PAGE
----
The Mets have jettisoned some of their stars, but three of the biggest remain on the job — and undeterred.
No matter what, SNY announcers Gary Cohen, Ron Darling and Keith Hernandez keep showing up for work and doing what they can to keep things interesting.
“These kinds of seasons can be a grind before and after the game,” Darling said, “but when the anthem is sung and the first pitch is thrown, I feel exactly the same as I did 18 years ago: excited, because you never know what’s going to happen.”
This was before Tuesday night’s game against the Cubs at Citi Field, in a Q&A that followed a screening of a one-hour SNY special, “Gary Keith & Ron 18,” that will premiere after Friday night’s game against Atlanta.
It documents and reinforces the fact that no matter the Mets' ups and downs on the field, their lead television booth has remained popular with fans.
And the trio has been at it for 18 seasons, surpassing the 17 years for the original Mets announcing team of Ralph Kiner, Lindsey Nelson and Bob Murphy.
That was the impetus for the documentary, which when it was scheduled looked to follow what would be a key division game.
Not so much now. When Wednesday dawned, the Mets were 21 games behind Atlanta in the National League East.
How do the announcers remain engaged?
“There’s always hope in every nine-inning match,” Cohen said. “It’s our job to present an upbeat broadcast of a baseball game every day.
“I think that that in itself is a blessing for us. We get to watch baseball games and they pay us for it. It’s pretty extraordinary. I never forget just how important that is.
“And when the season gets to a place like this, as is the case when games get out of hand, we sometimes have even more fun.”
That was a reference to the off-script kibitzing that has been a part of SNY’s Mets coverage since Day One in 2006 and has highlighted the distinct personalities of the three men.
All three announcers are in their 60s now, and Darling and Hernandez are long past their playing days, but somehow it all works.
“We thought that Ralph Kiner and Lindsey Nelson and Bob Murphy were doing it forever,” SNY president Steve Raab said. “We’re now one year past forever with Gary, Keith and Ron.
“The word that comes for me is ‘pride.’ Pride and appreciation for what they are and that we’re fortunate enough for Gary, Keith and Ron to have spent what is now their 18th season with SNY.”
The show itself features clips through the years as well as interviews with SNY personnel and appreciative fans.
The three announcers paid tribute during and after the show to colleagues such as producer Gregg Picker, the rest of the production team, past and present, to sideline reporters Kevin Burkhardt and Steve Gelbs and to their predecessors in the booth.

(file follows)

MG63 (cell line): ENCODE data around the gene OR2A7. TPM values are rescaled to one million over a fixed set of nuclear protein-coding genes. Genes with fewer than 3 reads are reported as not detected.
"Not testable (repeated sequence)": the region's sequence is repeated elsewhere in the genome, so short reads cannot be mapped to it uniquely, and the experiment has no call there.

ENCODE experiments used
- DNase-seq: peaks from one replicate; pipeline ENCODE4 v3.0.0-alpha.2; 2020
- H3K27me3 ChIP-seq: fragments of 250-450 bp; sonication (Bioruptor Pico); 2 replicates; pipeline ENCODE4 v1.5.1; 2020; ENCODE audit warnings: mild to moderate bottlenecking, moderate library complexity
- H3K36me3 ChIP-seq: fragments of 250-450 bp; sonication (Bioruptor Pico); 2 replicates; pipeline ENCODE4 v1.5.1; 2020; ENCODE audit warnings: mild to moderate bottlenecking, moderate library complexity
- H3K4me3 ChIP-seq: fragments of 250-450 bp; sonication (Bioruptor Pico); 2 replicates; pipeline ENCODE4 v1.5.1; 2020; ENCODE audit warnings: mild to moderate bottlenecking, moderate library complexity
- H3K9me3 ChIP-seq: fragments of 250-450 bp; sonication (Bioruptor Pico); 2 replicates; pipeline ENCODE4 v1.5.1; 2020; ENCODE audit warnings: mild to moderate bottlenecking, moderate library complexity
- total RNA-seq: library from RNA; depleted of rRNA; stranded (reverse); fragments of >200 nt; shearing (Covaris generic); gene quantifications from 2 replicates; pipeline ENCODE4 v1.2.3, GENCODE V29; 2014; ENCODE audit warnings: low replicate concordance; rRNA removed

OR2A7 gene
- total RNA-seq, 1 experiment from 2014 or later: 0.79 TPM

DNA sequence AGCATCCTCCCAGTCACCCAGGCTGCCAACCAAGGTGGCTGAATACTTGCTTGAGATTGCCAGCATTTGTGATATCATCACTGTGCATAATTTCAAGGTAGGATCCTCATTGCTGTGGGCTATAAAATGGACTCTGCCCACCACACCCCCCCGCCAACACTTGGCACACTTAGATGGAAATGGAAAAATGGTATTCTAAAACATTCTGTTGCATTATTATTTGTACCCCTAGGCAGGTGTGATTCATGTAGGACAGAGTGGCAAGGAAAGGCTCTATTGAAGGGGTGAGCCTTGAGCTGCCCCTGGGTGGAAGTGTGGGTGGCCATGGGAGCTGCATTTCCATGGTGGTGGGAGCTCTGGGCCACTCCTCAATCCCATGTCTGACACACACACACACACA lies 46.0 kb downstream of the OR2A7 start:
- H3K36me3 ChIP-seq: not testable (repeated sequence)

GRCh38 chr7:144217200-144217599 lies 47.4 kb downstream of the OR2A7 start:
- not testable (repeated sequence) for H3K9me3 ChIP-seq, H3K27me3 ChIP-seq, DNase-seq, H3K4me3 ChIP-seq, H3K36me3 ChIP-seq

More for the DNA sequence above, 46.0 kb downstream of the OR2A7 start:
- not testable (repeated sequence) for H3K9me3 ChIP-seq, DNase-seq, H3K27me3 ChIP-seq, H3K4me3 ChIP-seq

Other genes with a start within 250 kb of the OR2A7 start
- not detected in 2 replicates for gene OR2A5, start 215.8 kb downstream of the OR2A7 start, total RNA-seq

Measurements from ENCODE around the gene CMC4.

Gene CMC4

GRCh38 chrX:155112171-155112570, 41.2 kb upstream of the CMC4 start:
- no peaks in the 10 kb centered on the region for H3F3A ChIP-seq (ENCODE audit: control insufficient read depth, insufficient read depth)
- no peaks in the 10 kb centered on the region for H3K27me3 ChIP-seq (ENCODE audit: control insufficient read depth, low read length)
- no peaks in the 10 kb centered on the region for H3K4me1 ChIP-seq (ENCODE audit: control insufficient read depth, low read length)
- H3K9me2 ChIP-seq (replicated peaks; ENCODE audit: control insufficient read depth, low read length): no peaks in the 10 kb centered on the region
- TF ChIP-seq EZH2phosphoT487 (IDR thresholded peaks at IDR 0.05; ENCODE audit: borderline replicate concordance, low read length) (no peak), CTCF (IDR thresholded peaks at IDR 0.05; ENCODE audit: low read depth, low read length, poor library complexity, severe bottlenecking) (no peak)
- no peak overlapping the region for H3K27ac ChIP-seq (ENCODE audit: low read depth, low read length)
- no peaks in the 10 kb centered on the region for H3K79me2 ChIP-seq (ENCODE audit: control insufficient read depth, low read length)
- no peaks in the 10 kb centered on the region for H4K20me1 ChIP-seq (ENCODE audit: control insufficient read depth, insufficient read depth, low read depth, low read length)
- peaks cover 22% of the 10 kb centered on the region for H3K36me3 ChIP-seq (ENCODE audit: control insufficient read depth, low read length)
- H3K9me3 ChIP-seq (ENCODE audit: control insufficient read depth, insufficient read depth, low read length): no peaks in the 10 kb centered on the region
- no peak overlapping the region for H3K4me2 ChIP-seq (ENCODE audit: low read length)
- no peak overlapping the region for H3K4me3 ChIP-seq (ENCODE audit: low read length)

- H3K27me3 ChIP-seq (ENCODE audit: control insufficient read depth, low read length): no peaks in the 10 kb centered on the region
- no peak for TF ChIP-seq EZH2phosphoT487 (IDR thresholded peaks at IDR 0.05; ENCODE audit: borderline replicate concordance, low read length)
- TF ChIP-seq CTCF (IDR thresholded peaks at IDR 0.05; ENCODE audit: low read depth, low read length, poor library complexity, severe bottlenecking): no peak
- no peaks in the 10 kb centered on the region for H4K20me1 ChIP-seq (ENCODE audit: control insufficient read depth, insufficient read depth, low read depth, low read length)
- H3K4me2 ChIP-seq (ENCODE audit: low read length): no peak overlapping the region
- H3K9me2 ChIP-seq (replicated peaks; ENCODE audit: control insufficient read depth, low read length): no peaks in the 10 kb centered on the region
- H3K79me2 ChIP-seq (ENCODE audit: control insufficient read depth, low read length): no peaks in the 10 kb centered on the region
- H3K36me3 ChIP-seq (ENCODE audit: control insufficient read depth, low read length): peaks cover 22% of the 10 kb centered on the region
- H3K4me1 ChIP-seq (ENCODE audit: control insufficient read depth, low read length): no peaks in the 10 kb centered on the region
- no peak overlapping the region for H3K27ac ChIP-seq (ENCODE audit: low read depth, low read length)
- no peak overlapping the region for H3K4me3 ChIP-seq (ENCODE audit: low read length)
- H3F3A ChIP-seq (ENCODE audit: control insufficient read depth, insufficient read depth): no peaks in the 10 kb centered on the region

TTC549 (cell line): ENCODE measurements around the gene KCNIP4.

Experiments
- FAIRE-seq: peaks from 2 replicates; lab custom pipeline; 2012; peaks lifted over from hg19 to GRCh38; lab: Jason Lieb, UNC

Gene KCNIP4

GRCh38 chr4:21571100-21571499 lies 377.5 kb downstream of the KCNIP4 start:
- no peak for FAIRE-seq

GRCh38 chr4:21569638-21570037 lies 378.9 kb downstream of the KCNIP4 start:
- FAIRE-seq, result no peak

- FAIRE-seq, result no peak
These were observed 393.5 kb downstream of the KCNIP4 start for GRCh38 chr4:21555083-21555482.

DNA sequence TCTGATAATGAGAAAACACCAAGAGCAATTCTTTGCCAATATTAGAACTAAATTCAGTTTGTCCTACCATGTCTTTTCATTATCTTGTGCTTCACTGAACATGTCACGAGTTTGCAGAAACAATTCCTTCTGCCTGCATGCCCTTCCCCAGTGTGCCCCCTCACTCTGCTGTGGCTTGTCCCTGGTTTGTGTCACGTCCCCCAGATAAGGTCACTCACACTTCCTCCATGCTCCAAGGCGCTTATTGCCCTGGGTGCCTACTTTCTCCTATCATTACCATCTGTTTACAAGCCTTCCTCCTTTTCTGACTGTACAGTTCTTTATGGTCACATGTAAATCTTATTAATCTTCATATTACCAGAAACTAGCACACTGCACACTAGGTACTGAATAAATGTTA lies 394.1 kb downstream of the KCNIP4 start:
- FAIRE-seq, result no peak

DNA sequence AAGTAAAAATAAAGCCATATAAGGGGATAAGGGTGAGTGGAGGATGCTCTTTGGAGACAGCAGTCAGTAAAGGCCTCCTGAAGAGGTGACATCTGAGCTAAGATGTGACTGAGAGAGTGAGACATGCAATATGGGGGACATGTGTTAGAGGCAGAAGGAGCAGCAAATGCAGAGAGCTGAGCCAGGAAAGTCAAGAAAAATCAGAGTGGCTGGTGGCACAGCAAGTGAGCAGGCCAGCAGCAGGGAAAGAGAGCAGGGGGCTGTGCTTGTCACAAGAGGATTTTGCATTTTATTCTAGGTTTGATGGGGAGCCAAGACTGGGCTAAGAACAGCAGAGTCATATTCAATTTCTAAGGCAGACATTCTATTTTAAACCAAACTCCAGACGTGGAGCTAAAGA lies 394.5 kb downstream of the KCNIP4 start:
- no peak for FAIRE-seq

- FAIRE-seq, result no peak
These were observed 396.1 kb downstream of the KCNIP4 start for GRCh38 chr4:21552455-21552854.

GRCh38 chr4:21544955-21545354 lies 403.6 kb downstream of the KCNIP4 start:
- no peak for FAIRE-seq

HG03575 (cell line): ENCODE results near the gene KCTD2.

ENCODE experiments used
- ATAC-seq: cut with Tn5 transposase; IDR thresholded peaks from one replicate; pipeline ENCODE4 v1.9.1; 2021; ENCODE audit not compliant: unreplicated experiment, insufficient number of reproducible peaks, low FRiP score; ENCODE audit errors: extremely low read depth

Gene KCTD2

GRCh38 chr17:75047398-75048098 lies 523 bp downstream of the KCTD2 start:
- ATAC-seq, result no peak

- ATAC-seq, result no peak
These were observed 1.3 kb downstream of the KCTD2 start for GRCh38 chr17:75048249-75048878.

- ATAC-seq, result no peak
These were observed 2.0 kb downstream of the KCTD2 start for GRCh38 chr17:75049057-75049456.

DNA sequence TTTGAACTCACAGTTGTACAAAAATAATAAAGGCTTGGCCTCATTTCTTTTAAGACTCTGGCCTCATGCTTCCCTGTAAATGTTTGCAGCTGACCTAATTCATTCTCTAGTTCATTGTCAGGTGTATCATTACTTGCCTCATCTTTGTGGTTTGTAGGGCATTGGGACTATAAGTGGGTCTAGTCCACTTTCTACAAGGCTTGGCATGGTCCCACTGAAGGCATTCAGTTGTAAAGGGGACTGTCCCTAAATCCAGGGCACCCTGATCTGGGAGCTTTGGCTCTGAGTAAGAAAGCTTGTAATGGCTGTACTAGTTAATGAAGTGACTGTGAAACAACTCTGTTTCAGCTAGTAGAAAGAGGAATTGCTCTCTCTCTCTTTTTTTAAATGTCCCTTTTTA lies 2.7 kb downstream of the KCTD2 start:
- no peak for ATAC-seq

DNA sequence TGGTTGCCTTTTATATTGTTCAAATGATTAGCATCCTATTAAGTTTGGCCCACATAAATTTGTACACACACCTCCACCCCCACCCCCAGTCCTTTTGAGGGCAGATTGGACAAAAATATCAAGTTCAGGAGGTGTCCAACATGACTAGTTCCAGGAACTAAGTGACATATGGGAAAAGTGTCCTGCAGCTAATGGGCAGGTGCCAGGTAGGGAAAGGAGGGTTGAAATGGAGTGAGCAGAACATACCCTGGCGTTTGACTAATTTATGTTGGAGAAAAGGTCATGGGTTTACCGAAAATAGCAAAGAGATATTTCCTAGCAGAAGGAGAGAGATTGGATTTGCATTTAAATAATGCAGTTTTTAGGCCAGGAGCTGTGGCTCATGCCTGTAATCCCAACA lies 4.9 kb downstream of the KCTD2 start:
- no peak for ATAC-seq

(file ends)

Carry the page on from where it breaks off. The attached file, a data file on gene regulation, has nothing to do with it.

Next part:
“I have people in their 20s and 30s come up to me and say, ‘I grew up watching you guys,’ ” Cohen said. “That’s an extraordinary thing to me. I can’t imagine having that kind of impact the way those [original] guys had an impact on me.”
Said Hernandez: “The last couple of years, I’ve had more Mets fans come up to me thanking me for not only playing and being a part of the Mets organization but staying with the organization in the booth . . . I’d never thought of it that way, and it just makes me feel really good.”
Hernandez, who turns 70 in October, is the oldest of the three. He recently signed a three-year contract that will take him through 2025, and Cohen and Darling also are signed beyond this season.
How much longer do they plan to do this?
“Maybe in two years they’ll try to have a youth movement like we’re doing right now with the team,” Hernandez said. “I’m going to take it each year as it comes. I don’t know how I’m going to feel next year. I don’t know how I’m going to feel the year after. I do know that I enjoy what I do.
“Even right now with such a disappointing season and all the turmoil with the trading deadline and everything that went on, it’s still a great ballgame out there.”
Hernandez said the shorter games in the pitch clock era help, as does the fact the Long Island Expressway roadwork that used to complicate his commute to Sag Harbor is complete.
“I’ve got an 86-mile drive, an hour-and-a-half, and they paved the LIE, finally, so it’s a much smoother ride in,” he said. “I enjoy coming to work and preparing for a game and watching a baseball game. I still enjoy it.”